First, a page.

In the report (Recycling can be too much of a good thing; March 17), the authors talk of the ills of recycling procedures.
I agree that recycling is packaged as a convenient and cure-all method to mitigate the devastating effects of our consumption patterns.
When comparing it with the incinerator-then-landfill route, recycling might seem like the lesser of two evils.
However, the only real solution would be to tackle the root of the problem, which is our thoughtless and excessive consumption of resources.
Ultimately, it all boils down to individual efforts to reduce the demand for items such as plastics in the first place. For this, we will need to sacrifice a level of personal convenience.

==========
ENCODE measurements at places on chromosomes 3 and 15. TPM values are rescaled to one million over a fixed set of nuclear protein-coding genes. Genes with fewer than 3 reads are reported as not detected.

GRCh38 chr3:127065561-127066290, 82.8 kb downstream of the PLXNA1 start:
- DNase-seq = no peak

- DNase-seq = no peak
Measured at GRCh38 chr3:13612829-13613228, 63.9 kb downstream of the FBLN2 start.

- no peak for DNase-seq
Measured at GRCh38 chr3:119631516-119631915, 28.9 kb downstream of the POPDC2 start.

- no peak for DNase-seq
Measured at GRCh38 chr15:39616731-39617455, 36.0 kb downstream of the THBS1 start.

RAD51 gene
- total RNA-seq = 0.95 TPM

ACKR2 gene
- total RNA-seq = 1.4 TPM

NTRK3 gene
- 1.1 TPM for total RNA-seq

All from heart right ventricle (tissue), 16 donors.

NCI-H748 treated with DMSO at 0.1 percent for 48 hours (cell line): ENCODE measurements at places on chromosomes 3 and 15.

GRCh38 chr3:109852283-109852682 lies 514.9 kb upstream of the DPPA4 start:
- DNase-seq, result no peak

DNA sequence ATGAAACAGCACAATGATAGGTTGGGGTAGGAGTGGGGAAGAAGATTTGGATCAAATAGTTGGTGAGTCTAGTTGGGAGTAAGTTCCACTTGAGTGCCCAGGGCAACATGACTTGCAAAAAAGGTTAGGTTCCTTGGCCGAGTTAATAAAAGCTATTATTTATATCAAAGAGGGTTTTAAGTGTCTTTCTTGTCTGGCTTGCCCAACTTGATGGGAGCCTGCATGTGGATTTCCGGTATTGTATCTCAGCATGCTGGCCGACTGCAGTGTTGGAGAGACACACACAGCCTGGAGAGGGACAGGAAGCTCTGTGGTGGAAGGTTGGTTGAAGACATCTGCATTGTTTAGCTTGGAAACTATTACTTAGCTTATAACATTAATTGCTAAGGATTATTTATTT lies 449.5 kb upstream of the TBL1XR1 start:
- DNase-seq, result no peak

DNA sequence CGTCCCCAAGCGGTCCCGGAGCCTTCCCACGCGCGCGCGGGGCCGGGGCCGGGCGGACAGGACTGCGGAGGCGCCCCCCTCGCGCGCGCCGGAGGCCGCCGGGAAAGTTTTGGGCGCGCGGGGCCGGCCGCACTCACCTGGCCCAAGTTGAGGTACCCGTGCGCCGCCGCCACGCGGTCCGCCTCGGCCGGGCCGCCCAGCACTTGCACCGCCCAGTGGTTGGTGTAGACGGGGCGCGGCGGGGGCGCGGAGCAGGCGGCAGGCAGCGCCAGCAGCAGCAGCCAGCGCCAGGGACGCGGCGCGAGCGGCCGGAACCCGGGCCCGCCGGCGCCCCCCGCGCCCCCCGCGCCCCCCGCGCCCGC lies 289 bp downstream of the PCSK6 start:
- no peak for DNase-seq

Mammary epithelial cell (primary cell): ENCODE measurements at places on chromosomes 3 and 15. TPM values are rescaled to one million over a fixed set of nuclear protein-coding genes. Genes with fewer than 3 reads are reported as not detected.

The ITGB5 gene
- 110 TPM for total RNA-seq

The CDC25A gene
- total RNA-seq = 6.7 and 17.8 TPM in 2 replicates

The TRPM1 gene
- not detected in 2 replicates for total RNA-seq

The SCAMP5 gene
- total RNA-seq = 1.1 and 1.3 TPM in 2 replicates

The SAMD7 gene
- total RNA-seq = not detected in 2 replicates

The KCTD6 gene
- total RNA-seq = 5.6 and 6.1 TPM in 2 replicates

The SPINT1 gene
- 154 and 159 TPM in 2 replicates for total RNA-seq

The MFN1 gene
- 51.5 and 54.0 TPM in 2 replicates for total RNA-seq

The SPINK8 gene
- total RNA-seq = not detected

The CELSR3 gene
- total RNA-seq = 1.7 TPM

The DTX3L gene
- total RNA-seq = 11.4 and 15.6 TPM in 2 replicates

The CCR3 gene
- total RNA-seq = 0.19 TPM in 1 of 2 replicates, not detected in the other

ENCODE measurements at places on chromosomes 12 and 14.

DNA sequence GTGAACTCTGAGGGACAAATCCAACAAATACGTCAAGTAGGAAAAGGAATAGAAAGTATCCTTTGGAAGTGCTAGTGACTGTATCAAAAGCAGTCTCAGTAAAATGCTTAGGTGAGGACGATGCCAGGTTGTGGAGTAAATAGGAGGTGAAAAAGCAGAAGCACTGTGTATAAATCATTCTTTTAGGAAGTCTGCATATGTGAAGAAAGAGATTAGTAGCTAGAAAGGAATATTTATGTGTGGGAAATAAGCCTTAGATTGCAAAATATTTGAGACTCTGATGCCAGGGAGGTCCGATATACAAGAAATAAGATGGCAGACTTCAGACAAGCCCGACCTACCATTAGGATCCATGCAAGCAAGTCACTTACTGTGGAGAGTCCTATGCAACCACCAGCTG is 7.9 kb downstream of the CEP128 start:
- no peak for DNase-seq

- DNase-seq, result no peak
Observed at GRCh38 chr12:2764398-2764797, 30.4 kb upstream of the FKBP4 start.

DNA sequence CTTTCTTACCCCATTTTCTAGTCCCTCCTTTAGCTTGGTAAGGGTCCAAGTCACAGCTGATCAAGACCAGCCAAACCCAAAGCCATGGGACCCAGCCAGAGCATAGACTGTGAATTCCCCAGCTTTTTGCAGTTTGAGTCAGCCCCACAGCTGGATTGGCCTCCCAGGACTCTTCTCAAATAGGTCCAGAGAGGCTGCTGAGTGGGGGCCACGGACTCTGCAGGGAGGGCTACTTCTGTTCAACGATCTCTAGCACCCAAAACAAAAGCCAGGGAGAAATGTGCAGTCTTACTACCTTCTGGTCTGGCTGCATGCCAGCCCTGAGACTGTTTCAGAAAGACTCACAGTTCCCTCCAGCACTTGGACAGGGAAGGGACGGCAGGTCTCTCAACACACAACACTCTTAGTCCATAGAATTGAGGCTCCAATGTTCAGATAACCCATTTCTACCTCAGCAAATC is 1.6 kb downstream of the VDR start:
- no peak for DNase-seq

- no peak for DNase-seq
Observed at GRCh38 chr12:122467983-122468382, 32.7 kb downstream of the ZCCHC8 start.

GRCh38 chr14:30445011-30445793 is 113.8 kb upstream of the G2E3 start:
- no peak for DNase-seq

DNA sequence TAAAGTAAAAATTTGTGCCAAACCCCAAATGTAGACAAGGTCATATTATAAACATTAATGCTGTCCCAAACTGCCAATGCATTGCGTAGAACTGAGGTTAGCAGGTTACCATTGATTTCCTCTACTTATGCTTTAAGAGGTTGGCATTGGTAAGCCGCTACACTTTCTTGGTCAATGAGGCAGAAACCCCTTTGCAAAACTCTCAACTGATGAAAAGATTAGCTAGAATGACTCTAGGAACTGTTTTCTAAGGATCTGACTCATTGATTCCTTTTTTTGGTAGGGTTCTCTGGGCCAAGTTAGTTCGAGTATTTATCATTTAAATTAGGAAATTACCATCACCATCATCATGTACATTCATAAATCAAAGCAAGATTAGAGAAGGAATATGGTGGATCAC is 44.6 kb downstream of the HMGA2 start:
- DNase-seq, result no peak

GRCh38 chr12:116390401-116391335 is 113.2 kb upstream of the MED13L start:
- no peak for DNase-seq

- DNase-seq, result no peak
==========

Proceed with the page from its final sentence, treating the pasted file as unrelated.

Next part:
From carrying along our own containers for packing takeaway food to investing in reusable cloth bags for shopping, every action counts.
Imagine an office worker who packs lunch from a nearby hawker centre daily. If he used his own container and cutlery, he would cut down on 20 plastic boxes and cutlery sets in amonth.
If the thousands of office workers in Singapore did this, imagine how much less plastic waste Singapore would generate.
This would be for one meal, in one month, in one small country. This single effort, if multiplied globally, would have a resounding impact.
Realistically, I think plastic consumption will not be easily overturned because of how integral it is in our consumption habits and culture.
Thus, we desperately need to reinvent these products.
It would be a long-drawn journey to cull the problem at its source, but the efforts are both necessary and worthwhile.
I hope that as we become more aware of the urgent need for environmental action, we will take it upon ourselves to do whatever we can to make a difference.
We cannot simply push the problem away, expecting other people or the Government to do something about it.
The environment is ours, and it is up to us to make a positive change.
Selene Tanne (Miss)